Catriona Kelly, in her article on commercialization, tries to make a similar point, but the article is somewhat confusing as it jumps from 1990s consumer advertising to emigre art and literature of the 1970s and 1980s. A similar problem confronts her article on populism under Khrushchev and Brezhnev. The article begins with an interesting segment on the monuments and unofficial economy of the 1960s and 1970s, but ends with an analysis of Gorbachev's anti-alcohol campaign that seems out of place both chronologically and thematically. The reader is also left wondering how she defines populism. Continuing on the theme of identity, Jane Ellis provides a solid account of the history of religion and orthodoxy in the Soviet Union, showing how Christian themes reemerged in art and poetry in the 1970s and highlighting the role of Orthodox priests in the human rights movement.
The final section on sexuality, gender and youth culture, further expands our conceptions of Soviet culture. The longest article in the collection is the work on sexuality by Mark Banting, Catriona Kelly, and James Riordan, which deals primarily with homosexuality. Paralleling developments in other cultural spheres, the revolutionary and NEP years saw a flourishing of utopian attitudes toward sexuality, which were stifled between 1928 and 1936. When economics demanded population growth, particularly after the human losses of the Second World War, the state adopted "pro-natalist" policies, and began to temper its puritanism. The volume concludes with Lynne Attwood's fascinating analysis of changing attitudes toward women as reflected in Soviet film, and Hilary Pilkington's examination of modern Soviet youth culture.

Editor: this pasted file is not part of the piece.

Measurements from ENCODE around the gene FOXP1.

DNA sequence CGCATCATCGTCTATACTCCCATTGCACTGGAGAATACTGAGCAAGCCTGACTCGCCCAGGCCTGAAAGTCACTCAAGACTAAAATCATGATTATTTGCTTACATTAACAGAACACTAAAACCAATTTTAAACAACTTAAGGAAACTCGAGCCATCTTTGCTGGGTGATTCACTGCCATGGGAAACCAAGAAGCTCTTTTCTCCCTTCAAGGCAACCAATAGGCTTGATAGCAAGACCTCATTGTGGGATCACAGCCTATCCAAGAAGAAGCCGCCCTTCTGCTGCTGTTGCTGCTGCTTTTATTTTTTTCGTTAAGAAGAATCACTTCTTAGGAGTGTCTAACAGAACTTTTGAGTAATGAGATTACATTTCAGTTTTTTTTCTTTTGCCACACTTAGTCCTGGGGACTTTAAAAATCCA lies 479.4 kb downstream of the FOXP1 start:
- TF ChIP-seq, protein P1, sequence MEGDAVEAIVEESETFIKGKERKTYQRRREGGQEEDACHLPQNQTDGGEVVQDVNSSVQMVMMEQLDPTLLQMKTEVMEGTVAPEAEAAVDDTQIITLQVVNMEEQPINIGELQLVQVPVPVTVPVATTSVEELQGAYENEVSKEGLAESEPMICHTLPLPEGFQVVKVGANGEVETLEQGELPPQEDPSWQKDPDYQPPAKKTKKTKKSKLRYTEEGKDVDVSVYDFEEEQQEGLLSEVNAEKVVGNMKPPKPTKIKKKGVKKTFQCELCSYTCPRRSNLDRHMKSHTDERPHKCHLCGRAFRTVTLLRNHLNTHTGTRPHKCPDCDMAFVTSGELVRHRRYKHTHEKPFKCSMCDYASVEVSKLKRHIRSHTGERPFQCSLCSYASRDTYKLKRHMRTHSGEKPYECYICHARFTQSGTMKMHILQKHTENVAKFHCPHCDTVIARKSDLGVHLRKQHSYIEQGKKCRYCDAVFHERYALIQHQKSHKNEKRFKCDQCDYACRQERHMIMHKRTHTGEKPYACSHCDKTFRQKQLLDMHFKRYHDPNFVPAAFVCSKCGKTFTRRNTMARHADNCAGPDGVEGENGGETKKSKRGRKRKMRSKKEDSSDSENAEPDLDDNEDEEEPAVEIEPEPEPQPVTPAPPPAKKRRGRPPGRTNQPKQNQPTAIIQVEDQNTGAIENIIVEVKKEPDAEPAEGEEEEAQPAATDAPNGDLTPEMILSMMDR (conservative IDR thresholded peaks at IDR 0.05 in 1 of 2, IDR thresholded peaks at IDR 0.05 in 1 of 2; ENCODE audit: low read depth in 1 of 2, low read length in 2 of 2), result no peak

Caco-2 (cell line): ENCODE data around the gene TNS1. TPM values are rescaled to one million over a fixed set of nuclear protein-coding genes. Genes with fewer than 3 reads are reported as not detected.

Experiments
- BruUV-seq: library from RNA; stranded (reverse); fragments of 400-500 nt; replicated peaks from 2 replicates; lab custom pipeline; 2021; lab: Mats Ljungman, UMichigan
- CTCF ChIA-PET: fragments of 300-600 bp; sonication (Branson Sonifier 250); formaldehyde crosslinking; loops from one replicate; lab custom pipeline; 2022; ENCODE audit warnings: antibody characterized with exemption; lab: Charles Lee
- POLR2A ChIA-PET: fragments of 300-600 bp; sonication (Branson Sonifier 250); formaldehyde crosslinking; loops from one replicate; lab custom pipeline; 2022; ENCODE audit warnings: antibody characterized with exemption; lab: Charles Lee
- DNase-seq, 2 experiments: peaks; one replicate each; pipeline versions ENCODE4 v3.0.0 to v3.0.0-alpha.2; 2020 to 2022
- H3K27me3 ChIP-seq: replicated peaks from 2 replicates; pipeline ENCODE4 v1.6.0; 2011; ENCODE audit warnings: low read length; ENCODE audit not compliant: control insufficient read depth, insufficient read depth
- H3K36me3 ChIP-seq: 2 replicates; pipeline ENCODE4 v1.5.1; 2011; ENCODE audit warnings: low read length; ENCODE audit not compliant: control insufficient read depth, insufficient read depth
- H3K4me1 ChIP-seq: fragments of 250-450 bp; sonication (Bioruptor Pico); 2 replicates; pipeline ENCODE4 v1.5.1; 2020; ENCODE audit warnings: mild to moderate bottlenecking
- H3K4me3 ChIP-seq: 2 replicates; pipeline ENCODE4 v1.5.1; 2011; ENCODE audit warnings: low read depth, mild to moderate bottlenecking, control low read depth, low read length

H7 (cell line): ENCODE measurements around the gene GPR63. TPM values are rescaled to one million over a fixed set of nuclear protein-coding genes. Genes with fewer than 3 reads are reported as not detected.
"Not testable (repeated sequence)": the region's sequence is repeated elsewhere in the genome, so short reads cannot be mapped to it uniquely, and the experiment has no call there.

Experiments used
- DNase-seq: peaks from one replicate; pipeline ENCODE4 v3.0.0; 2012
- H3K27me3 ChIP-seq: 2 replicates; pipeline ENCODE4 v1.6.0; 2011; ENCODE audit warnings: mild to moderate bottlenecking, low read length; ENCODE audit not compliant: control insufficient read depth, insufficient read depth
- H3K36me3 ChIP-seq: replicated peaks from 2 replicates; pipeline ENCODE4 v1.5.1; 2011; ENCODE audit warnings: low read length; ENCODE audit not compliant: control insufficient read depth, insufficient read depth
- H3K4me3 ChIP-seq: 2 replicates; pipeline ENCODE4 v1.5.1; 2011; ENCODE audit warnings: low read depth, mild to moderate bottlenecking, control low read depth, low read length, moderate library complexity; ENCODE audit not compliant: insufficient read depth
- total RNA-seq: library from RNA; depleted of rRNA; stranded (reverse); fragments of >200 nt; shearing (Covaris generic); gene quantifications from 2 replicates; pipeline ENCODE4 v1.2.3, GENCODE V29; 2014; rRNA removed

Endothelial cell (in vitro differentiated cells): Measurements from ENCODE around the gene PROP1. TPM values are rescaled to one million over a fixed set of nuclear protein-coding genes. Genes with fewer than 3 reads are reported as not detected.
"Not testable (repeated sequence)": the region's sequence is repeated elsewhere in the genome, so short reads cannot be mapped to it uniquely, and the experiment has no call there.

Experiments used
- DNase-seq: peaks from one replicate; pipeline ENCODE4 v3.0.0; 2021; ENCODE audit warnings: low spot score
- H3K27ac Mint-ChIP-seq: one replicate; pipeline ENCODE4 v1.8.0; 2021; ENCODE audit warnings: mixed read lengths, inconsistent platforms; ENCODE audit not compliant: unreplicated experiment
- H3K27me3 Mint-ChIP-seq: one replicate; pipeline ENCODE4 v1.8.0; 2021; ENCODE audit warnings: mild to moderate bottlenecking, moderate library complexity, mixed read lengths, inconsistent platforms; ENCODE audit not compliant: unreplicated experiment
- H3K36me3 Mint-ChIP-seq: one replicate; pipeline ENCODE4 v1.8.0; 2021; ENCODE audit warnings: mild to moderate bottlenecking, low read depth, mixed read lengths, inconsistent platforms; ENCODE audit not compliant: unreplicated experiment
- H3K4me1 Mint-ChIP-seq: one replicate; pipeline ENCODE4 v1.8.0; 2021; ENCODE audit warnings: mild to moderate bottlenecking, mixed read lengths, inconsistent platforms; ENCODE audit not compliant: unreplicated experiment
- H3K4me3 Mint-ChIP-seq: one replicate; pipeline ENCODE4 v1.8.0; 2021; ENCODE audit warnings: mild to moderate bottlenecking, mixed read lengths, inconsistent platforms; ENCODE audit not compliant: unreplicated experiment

Overall the volume provides a useful summary of recent research on Soviet culture, and in several cases substantially improves our understanding of the topic. Although the book is intended as an introduction to Russian culture, presumably for use in undergraduate courses, I believe that many undergraduates would find the language and interpretation to be somewhat difficult. For more advanced scholars, though, the work presents some novel approaches and stands as a testament to the recent advances made in the field of Soviet cultural studies.
. See, for example, Katerina Clark, Petersburg: Crucible of Cultural Revolution (Cambridge, Mass, 1995); Boris Groys, The Total Art of Stalinism (Princeton, 1992); Regine Robin, Socialist Realism: An Impossible Aesthetic (Stanford, 1992); Richard Stites, _Russian Popular Culture: Entertainment and Society since 1900 (Cambridge, 1992).
. Robin, Socialist Realism; Groys, Total Art; Clark, Petersburg.
. M. C. Bown, "Aleksandr Gerasimov," in M. C. Bown and B. Taylor (eds.) Art of the Soviets: Publishing, Sculpture and Architecture in a One-Party State, 1917-1992 (Manchester, 1993), 127-139.
. Ian Christie, "Down to Earth: Aelita Relocated" in Richard Taylor and Ian Christie (eds.), Inside the Film Factory: New Approaches to Russian and Soviet Cinema (London, 1991), 80-102.
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Jeffrey Veidlinger. Review of Kelly, Catriona; Shepherd, David, eds., Russian Cultural Studies: An Introduction.